Inspiration for your photographs will not just come from visual stimulation, feel your photographs.


The sun burns through the clouds in Northern California south of  the Oregon border.

One of the most important things you can do is recharge your batteries.  I'm not talking about charging your camera batteries, but that is important as well, but your batteries.  Unfortunately we are not equipped with a gauge to let us know when we are running low and at times you can be completely drained without even realizing it.  When that does happen you need to find a way to recharge.  For me trying something new,  or going somewhere new charges my creative batteries.

An old stump that has a new life giving life to other fauna Woodsy Woods located in an undisclosed location in Redmond, Washington.

When you do set out to recharge, remember that you can always make it an event to share with others, just remember to keep things balanced.  What might be fun to you as a photographer might not resonate with your friends and family.  With some planning you can get the shots that you want while having a good time with your friends and family.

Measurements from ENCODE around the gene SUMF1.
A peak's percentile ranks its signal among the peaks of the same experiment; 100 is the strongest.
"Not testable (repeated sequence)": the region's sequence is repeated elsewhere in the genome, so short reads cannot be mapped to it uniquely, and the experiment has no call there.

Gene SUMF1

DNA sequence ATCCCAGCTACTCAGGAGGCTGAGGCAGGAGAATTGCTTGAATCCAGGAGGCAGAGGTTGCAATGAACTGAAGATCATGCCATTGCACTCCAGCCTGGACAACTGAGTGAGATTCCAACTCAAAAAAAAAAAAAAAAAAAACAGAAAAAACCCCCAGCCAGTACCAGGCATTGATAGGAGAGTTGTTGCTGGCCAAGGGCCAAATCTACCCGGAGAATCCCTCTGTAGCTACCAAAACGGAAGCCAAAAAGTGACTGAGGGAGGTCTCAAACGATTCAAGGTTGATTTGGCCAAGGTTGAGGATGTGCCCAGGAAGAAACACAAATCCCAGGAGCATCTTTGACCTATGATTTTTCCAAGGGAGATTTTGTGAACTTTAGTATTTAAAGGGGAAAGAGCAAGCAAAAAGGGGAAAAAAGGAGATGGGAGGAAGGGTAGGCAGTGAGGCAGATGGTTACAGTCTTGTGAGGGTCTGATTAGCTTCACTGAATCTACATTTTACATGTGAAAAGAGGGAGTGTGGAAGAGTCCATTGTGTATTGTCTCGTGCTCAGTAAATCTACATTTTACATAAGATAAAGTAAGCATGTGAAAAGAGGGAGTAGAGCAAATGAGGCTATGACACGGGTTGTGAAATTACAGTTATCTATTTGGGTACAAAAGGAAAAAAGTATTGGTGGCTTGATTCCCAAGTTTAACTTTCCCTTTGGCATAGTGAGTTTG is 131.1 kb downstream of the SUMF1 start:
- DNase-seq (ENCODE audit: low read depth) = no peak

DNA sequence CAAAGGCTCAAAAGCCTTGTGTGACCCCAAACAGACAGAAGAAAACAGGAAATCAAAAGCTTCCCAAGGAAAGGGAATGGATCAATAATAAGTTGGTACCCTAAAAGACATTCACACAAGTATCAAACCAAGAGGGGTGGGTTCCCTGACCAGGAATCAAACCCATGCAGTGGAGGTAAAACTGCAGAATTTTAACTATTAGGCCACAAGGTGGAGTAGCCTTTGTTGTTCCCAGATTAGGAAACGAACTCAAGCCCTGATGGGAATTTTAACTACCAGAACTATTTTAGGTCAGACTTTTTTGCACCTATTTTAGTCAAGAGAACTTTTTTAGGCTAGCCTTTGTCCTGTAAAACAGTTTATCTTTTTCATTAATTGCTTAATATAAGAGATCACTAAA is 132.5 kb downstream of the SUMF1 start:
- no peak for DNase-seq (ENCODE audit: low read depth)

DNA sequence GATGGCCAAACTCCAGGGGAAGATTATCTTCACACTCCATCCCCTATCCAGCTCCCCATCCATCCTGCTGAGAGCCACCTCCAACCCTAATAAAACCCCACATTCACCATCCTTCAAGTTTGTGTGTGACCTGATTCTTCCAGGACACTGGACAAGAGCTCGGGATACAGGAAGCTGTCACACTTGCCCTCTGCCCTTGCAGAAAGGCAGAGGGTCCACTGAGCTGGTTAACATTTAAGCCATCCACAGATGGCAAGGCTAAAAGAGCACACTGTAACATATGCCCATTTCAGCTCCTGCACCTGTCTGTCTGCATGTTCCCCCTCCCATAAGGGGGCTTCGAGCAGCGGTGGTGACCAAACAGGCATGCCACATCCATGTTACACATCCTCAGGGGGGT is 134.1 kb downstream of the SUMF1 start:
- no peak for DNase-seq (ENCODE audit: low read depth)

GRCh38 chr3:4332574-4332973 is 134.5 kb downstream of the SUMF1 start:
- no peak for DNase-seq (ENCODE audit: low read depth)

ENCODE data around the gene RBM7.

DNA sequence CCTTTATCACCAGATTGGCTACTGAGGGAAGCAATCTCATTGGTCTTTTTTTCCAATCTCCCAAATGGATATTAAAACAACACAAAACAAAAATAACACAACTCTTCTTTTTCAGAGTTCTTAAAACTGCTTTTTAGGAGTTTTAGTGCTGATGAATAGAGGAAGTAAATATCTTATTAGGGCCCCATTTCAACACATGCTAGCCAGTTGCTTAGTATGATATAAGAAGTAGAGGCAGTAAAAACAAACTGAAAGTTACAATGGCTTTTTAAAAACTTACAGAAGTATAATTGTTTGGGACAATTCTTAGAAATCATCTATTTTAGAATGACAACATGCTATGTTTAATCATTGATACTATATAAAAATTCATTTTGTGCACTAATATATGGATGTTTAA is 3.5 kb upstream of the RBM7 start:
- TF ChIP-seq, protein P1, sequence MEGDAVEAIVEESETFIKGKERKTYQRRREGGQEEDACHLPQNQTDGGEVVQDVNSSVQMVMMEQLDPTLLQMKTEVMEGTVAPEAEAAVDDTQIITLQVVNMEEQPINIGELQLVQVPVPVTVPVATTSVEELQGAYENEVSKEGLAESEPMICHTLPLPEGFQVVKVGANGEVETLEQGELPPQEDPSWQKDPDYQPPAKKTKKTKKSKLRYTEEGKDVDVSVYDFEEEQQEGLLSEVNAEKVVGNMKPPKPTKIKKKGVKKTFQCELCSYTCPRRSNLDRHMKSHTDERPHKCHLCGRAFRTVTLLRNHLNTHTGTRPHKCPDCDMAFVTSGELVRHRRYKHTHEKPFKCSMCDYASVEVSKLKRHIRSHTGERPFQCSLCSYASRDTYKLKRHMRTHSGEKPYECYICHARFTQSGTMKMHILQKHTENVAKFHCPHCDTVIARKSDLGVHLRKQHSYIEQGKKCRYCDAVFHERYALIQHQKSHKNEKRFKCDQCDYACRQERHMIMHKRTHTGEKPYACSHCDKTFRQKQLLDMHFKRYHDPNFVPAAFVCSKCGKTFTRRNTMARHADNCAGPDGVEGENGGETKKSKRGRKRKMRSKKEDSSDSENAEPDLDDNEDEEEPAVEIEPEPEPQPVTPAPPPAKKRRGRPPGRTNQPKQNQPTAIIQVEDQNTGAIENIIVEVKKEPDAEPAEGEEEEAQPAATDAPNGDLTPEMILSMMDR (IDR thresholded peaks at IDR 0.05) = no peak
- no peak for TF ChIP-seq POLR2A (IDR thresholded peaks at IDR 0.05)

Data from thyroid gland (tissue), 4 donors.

My son in front of an infinity window at the EMP museum in Seattle, Washington #sacramentoproud.

When the opportunity arrives you need to be ready and deliberate in your shooting.  Moments are fleeting and you will not always have control of your subject, light, and possibly location.

A look at a storm approaching Seattle, Washington from the observation deck of the Space Needle. 

Always remember that what you see may be different than what others see.  How you visualize and interpret your world is what makes you unique.  Share your world with others and do not be afraid to tread your own path.

A natural archway in the Woodsy Woods located in an undisclosed location in Redmond, Washington.

The best way to recharge is to Shoot What You Love and Love What You Shoot.

What's old is new.